Kjetil Duvold, Sten Berglund and Jokaim Ekman, Political Culture in Baltic States: Between National and European Integration

Published date01 January 2022
Date01 January 2022
Subject MatterBook Reviews
International Studies
59 (1) 106 –109, 2022
© 2022 Jawaharlal Nehru University
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DOI: 10.1177/00208817221076638
Book Review
Kjetil Duvold, Sten Berglund and Jokaim Ekman, Political Culture
in Baltic States: Between National and European Integration (Cham:
Palgrave Macmillan, 2020), pp. 220, `4,614, ISBN: 978-3-030-21841-1
The basis of the Baltic states’ attitude, values and political orientation since their
independence is shaped by factors such as historical experiences and memory
politics under the Tsarist and Soviet periods, and their geopolitical location
between Russia and major Western European powers. The political culture is
generally defined as a set of attitudes, beliefs and emotions about the nature of
politics in a nation at a certain period. Generally, it is by history, culture and the
ongoing process of the social, economic and political activities of a nation
(Almond & Powell, 1978). Political Culture in Baltic States—a work by Kjetil
Duvold, Sten Berglund and Jokaim Ekman—is an effort to analyse the mass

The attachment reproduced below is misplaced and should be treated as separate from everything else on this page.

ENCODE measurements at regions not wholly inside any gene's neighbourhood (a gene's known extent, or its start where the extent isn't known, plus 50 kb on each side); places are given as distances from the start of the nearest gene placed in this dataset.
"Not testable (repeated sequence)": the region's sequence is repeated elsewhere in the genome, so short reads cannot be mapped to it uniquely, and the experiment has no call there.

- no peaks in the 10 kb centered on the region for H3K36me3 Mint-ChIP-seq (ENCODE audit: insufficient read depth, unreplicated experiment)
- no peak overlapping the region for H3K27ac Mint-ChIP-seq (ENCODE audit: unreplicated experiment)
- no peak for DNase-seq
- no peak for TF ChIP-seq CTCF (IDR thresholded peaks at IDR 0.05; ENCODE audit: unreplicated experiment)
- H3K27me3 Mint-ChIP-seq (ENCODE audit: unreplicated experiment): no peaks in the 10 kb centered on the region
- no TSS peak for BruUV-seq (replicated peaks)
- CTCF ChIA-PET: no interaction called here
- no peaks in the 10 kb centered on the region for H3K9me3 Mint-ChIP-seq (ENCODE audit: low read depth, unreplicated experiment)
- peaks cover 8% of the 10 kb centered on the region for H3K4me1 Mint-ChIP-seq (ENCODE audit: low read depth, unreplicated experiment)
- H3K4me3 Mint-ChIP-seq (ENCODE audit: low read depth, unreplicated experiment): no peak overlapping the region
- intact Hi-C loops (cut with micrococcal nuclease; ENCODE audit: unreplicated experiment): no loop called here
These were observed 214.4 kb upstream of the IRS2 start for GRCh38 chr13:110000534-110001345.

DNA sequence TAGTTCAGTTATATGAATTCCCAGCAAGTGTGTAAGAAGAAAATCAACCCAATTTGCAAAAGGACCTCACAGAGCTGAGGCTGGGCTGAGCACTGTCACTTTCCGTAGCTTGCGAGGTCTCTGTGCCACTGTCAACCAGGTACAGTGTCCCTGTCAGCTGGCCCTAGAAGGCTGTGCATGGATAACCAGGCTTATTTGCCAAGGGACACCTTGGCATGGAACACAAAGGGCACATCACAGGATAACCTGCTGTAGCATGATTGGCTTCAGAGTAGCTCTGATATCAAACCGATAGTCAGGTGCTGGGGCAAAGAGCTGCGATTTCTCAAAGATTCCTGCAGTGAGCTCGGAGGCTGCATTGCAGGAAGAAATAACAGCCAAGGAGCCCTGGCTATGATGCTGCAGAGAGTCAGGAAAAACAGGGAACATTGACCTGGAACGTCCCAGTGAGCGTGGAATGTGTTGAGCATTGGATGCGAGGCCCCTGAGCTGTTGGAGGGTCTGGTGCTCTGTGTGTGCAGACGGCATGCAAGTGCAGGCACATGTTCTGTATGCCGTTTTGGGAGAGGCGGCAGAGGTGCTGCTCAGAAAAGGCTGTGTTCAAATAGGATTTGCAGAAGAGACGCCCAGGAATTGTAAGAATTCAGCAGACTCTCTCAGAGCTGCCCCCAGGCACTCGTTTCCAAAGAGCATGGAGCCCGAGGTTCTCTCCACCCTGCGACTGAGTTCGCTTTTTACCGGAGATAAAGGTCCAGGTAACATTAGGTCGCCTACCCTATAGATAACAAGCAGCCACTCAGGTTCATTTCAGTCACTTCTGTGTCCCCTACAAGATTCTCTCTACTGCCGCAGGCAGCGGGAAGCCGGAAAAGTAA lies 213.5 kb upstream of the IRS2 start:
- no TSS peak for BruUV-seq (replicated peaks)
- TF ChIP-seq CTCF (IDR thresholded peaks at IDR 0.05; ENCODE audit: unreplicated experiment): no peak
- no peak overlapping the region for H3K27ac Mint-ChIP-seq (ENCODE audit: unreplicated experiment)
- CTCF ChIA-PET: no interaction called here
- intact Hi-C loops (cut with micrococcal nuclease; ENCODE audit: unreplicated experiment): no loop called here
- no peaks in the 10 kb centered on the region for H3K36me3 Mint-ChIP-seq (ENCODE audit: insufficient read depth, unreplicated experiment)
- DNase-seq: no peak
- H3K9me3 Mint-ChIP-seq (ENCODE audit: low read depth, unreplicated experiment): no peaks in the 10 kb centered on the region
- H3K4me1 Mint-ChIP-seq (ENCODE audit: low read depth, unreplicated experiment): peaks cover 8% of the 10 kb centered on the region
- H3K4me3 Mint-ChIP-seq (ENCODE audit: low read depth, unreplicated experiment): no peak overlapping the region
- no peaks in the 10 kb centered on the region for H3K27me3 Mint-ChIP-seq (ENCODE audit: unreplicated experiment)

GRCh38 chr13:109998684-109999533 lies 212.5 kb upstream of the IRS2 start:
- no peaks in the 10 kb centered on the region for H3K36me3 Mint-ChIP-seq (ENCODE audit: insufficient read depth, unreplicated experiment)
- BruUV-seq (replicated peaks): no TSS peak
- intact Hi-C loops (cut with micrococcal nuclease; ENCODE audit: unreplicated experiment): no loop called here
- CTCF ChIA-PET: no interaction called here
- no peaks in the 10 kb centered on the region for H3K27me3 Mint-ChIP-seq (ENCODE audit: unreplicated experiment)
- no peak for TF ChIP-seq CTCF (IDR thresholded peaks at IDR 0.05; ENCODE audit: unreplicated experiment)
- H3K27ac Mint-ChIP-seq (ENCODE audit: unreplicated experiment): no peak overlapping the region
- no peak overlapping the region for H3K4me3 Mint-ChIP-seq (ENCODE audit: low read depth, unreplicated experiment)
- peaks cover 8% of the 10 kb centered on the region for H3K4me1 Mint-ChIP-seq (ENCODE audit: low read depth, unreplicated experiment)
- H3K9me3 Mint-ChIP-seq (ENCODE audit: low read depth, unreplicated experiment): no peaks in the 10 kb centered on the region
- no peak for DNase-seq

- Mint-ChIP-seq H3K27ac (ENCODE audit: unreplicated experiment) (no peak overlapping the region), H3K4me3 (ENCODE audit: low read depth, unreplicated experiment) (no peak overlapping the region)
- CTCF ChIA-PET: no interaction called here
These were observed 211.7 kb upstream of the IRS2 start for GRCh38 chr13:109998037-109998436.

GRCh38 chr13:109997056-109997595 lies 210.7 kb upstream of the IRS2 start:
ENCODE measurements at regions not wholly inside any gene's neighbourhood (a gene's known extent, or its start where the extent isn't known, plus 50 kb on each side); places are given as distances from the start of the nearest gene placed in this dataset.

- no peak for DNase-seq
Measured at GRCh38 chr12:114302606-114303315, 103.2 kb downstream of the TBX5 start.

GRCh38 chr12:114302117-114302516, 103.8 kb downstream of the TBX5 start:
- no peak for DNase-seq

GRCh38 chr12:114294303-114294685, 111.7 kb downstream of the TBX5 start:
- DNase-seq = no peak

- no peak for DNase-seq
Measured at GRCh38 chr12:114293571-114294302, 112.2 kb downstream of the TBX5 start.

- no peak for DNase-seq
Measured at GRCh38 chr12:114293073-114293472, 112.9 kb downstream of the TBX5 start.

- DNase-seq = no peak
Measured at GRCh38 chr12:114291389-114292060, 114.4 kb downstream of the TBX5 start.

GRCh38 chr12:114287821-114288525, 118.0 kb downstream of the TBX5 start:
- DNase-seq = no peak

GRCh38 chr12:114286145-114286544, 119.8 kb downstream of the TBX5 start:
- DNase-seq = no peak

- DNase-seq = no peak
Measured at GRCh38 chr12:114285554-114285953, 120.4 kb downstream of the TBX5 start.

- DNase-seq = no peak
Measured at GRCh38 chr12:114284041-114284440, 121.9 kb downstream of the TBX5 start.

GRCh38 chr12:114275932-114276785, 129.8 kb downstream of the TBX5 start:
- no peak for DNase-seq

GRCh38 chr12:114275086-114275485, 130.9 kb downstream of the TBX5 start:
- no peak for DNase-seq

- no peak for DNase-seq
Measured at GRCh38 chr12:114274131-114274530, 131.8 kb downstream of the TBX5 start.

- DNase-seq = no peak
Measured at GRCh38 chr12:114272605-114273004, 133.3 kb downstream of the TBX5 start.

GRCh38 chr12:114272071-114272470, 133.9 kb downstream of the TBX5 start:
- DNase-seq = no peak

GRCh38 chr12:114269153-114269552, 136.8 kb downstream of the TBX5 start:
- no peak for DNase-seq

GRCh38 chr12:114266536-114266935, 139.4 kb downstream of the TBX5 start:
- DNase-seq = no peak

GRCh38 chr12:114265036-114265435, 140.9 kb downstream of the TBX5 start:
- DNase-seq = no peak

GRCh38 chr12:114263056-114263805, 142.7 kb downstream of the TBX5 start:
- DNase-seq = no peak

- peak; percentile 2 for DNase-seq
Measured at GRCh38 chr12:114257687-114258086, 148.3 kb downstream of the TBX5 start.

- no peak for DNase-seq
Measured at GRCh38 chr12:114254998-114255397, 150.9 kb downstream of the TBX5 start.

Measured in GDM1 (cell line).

attitudes, values and political orientation in Lithuania, Latvia and Estonia. With
seven chapters, it examines issues such as nation-building, European integration,
democratic values and Russian minorities across the Baltic states.
The book revolves around three broad themes—nation-building, state
integration and democracy—which are the central concerns of the people across
the Baltic states before and after their independence. Since the root of the process
of national integration goes to the inter-war period (1919–1939), in analysing the
political culture, the book covers three different periods—independence movement
period, from independence to EU accession and post-EU accession—and observes
six subgroups (Estonia, Latvia, Lithuania and Russian minorities in Baltic
countries) of the Baltic population from a comparative perspective. It is a brilliant
effort by the authors to make a comparative study of the political behaviour of
these six subgroups on issues related to national and European integration, and it
has been balanced and inclusive.
The authors explicitly explain the factors that played a significant role in
building political culture in the Baltic countries. The three small Baltic countries
share the same fate in many ways—historical legacy, Tsarist and Soviet occupation
and geopolitical setting—but interestingly, they do not constitute a culturally
homogenous group. The lack of cultural homogeneity led to differences in the
definitions of their political culture. In the introduction, the authors briefly discuss
Baltic countries’ geopolitical locations, ethnic and religious conditions, Soviet

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